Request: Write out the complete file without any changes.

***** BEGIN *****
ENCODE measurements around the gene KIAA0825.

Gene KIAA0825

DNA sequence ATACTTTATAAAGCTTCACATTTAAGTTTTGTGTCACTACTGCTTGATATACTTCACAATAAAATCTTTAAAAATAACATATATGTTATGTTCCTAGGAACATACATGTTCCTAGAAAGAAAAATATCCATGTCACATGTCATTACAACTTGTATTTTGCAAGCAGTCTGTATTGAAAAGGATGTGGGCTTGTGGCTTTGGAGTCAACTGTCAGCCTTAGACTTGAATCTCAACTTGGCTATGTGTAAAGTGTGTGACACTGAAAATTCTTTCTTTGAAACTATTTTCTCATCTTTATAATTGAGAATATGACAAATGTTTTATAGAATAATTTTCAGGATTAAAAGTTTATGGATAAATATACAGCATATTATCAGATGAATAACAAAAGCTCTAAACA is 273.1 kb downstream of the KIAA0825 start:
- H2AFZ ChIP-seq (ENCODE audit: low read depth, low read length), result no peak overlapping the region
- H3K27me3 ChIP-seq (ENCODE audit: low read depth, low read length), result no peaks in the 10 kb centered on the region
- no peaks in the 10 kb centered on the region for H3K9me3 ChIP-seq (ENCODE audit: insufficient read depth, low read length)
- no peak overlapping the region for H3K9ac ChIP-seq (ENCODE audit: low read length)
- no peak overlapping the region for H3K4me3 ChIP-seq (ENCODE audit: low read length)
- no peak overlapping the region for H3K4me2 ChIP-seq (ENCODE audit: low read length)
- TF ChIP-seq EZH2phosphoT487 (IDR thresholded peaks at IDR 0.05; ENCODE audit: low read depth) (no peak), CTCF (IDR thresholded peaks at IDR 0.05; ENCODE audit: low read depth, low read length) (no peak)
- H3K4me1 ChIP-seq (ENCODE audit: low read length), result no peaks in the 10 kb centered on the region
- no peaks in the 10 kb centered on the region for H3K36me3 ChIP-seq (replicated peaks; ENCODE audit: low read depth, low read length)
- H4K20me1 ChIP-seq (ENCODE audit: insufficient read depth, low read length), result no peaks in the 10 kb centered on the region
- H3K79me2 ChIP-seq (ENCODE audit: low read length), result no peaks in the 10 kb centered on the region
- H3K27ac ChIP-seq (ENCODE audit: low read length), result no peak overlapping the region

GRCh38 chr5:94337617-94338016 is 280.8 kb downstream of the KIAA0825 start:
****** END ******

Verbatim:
ENCODE measurements around the gene KIAA0825.

Gene KIAA0825

DNA sequence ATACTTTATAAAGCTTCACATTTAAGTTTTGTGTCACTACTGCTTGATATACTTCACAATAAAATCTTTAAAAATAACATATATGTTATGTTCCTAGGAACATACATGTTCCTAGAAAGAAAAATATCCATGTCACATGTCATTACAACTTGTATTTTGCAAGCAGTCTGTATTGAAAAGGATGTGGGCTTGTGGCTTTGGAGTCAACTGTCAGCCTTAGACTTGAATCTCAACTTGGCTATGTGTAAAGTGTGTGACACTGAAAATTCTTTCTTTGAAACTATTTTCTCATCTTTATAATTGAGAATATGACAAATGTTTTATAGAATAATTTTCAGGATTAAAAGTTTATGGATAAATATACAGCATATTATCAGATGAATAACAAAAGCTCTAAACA is 273.1 kb downstream of the KIAA0825 start:
- H2AFZ ChIP-seq (ENCODE audit: low read depth, low read length), result no peak overlapping the region
- H3K27me3 ChIP-seq (ENCODE audit: low read depth, low read length), result no peaks in the 10 kb centered on the region
- no peaks in the 10 kb centered on the region for H3K9me3 ChIP-seq (ENCODE audit: insufficient read depth, low read length)
- no peak overlapping the region for H3K9ac ChIP-seq (ENCODE audit: low read length)
- no peak overlapping the region for H3K4me3 ChIP-seq (ENCODE audit: low read length)
- no peak overlapping the region for H3K4me2 ChIP-seq (ENCODE audit: low read length)
- TF ChIP-seq EZH2phosphoT487 (IDR thresholded peaks at IDR 0.05; ENCODE audit: low read depth) (no peak), CTCF (IDR thresholded peaks at IDR 0.05; ENCODE audit: low read depth, low read length) (no peak)
- H3K4me1 ChIP-seq (ENCODE audit: low read length), result no peaks in the 10 kb centered on the region
- no peaks in the 10 kb centered on the region for H3K36me3 ChIP-seq (replicated peaks; ENCODE audit: low read depth, low read length)
- H4K20me1 ChIP-seq (ENCODE audit: insufficient read depth, low read length), result no peaks in the 10 kb centered on the region
- H3K79me2 ChIP-seq (ENCODE audit: low read length), result no peaks in the 10 kb centered on the region
- H3K27ac ChIP-seq (ENCODE audit: low read length), result no peak overlapping the region

GRCh38 chr5:94337617-94338016 is 280.8 kb downstream of the KIAA0825 start: